Israeli Elections: From Bad to Ugly
‘The mainstream Zionist groups are rooted in Judaism but secular when convenient.’
By Dr. Ahmed Yousef – Gaza
Pundits have asked Palestinians of every persuasion what they think of Israeli elections over the past several weeks. Opinions are varied and thoughtful; yet the truth is that to prefer one of the leading groups over another is an exercise in futility. Asking for a choice is akin to opting hypothetically for France’s Jean-Marie Le Pen (Lieberman), Dutch parliamentarian Geet Wilders (Livni), or Russia’s Vladimir Zhirinovsky (Netanyahu), with South Africa’s Pieter W. Botha (Peres) playing the presidential role of whom to ask for the formation of a national unity government.
Israeli democracy is an oxymoron, a reality underscored by the abuse of any non-Jewish party vying for equal representation. Palestinian parties entering elections in 2006 were represented by Muslims, Christians and even atheists, with no obligation or pre-condition other than those recognized by international law. The Israeli state, however, routinely purges or inhibits Arab political movement, such as those of Azmi Bichara, with unsubstantiated claims of treason or treachery. And the political neutering of indigenous Arabs is negligible compared to the dismissive approach to any popular presence across the 1967 border.
Israelis in this year’s elections claimed there were no Palestinian partners for peace. Ironic, since regardless of label, all Israeli politicians play the same game under a different name: settlements are built; borders are open and shut on a whim; buildings are destroyed; banks are stifled; cities are bombed; and so on. How can Palestinians, let alone the democratically elected Hamas, believe any Israeli politician can be spoken to, let alone trusted, when terrorism and/or racism runs through the veins of every political party?
The roots of Labour and Likud are in organizations that terrorized innocent civilians and murdered randomly. Before Likud there was Gahal and before that Herut which was borne of Irgun, a proven terrorist group. Likud’s supposed peacemaker who became Prime Minister in 1977, Menachim Begin, was a key figure in the Irgun and even had a 2,000 British pound reward for his capture. The Haganah was the militant precursor to the Labour party. Yitzhak Shamir was a leader of the Stern Gang, accused of atrocities against civilians; yet still became PM in 1983.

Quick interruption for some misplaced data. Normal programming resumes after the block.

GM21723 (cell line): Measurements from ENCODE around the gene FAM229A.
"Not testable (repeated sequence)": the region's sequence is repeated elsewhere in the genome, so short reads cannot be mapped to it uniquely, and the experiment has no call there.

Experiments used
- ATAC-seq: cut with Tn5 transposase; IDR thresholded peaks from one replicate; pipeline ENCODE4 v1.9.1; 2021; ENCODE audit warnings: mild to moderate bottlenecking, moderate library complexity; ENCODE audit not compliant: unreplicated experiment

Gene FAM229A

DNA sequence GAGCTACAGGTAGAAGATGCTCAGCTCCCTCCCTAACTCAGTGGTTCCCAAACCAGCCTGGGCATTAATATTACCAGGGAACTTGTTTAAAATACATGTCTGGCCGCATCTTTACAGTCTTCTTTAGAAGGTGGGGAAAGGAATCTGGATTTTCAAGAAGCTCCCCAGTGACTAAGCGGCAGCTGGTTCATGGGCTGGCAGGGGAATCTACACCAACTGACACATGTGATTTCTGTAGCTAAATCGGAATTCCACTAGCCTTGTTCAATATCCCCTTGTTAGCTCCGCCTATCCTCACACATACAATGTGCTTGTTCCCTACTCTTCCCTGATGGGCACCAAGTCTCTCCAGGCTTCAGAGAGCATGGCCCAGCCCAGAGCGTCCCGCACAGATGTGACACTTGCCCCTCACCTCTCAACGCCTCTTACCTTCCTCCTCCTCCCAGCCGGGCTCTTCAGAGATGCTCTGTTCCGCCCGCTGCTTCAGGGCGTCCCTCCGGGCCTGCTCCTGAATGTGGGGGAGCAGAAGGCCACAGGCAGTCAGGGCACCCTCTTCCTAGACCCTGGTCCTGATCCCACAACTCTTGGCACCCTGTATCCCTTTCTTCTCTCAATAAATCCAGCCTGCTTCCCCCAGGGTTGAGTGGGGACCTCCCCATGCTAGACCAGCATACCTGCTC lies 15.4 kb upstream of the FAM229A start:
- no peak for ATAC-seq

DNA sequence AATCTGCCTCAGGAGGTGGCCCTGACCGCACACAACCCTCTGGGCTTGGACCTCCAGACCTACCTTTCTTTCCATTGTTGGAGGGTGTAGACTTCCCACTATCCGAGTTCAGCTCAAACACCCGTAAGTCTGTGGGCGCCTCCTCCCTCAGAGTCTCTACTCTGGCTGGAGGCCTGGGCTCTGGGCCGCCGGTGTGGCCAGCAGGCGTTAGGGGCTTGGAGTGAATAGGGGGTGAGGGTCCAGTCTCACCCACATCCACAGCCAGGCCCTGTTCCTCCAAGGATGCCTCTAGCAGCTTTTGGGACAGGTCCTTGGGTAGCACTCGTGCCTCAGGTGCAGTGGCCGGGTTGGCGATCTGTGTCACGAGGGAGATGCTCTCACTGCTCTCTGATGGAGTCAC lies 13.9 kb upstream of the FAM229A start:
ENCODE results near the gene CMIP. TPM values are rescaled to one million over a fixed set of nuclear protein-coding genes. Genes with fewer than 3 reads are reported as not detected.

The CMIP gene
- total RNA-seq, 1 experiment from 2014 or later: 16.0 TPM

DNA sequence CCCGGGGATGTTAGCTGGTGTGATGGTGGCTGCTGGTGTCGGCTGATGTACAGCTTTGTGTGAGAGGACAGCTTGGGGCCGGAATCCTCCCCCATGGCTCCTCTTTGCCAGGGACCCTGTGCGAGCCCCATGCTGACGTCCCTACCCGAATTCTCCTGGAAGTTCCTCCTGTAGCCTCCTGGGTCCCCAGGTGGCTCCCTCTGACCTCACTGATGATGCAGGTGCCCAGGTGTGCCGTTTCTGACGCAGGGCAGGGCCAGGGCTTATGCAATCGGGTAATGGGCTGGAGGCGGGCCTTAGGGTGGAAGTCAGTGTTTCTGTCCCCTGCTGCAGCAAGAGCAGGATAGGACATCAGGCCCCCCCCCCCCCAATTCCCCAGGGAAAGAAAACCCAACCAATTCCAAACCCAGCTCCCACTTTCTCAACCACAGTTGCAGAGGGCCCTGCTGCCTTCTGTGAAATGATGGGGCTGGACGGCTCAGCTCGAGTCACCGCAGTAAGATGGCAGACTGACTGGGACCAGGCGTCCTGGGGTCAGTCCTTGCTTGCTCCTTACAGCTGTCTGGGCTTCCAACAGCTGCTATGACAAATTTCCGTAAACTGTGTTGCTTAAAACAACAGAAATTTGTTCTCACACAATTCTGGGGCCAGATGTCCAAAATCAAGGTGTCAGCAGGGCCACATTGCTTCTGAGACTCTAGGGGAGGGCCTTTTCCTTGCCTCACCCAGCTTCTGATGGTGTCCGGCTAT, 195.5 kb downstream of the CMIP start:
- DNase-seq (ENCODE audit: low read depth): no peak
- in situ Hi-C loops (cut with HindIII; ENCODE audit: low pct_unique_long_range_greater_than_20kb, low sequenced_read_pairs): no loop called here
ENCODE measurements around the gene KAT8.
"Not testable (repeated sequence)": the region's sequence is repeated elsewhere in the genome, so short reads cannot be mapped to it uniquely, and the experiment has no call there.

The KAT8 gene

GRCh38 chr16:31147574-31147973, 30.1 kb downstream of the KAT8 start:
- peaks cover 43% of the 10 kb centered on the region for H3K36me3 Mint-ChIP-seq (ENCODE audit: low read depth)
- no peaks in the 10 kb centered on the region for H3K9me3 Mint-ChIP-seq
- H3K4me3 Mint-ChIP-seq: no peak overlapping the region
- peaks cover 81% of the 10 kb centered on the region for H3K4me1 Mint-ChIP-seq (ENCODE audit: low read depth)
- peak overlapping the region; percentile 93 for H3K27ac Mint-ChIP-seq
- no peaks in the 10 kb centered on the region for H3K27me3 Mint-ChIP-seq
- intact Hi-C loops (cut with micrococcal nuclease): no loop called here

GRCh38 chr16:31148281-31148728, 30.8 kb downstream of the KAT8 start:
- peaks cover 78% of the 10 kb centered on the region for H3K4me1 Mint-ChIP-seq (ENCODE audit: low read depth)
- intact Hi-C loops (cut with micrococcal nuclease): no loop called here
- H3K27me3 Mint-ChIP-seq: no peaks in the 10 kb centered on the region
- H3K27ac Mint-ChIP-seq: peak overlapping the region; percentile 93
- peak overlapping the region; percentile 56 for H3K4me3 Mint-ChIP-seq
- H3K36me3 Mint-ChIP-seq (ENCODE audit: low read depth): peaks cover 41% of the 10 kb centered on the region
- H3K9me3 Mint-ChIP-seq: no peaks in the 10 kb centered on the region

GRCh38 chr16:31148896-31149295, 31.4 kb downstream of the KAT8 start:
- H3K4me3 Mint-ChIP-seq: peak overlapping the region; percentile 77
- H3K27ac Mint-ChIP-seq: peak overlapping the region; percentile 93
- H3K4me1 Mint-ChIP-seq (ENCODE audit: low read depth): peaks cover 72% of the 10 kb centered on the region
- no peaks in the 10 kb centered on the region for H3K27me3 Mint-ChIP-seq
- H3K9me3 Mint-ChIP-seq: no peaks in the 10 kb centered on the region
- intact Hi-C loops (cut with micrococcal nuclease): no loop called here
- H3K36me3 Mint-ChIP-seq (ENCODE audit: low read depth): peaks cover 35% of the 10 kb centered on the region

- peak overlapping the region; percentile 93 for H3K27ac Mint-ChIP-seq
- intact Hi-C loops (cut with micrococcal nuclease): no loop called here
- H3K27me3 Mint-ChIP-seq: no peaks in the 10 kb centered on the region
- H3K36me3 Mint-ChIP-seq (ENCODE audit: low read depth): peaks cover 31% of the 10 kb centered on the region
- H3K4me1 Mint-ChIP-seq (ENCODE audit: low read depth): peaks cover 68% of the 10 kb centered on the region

The mainstream Zionist groups are rooted in Judaism but secular when convenient. The religious parties – those that sell their seats for power in coalition governments – are more numerous therefore more likely to gain influence in one form or another. Although there are a few anti-Zionists such as Edah Ha Chareidis, Satmar and Neurei Karta International, right-wing Zioinists dominate, such as Tsomet, Shas, Morasha, Shinui Ometz, Gush Emunim (Ne’emanei Eretz Yisrael), the Jewish National Front (Hayil), and the National Movement (Herut) among others. Some are defunct, such as Kach, Kahane Chai and Tehiya (Banai), though their members often form other groups, with the usual aim of building Greater Israel.
The emergence of Avigdor Lieberman’s Yisrael Beiteinu as the “kingmaker” party is no surprise, given that their dependence on the public’s xenophobia is as deep as the religious groups. They play the chords of racism, nationalism, Zionism and Judaism perfectly. Their manifesto includes statements like the group’s “clear vision” to pursue “the three cardinal principles of Zionism: Aliyah (immigration), settlement, and defense of our homeland.” Further declaring: “The responsibility for primarily Arab areas such as Umm Al-Fahm and the ‘triangle’ will be transferred to the Palestinian Authority. In parallel, Israel will officially annex Jewish areas in Judea and Samaria.”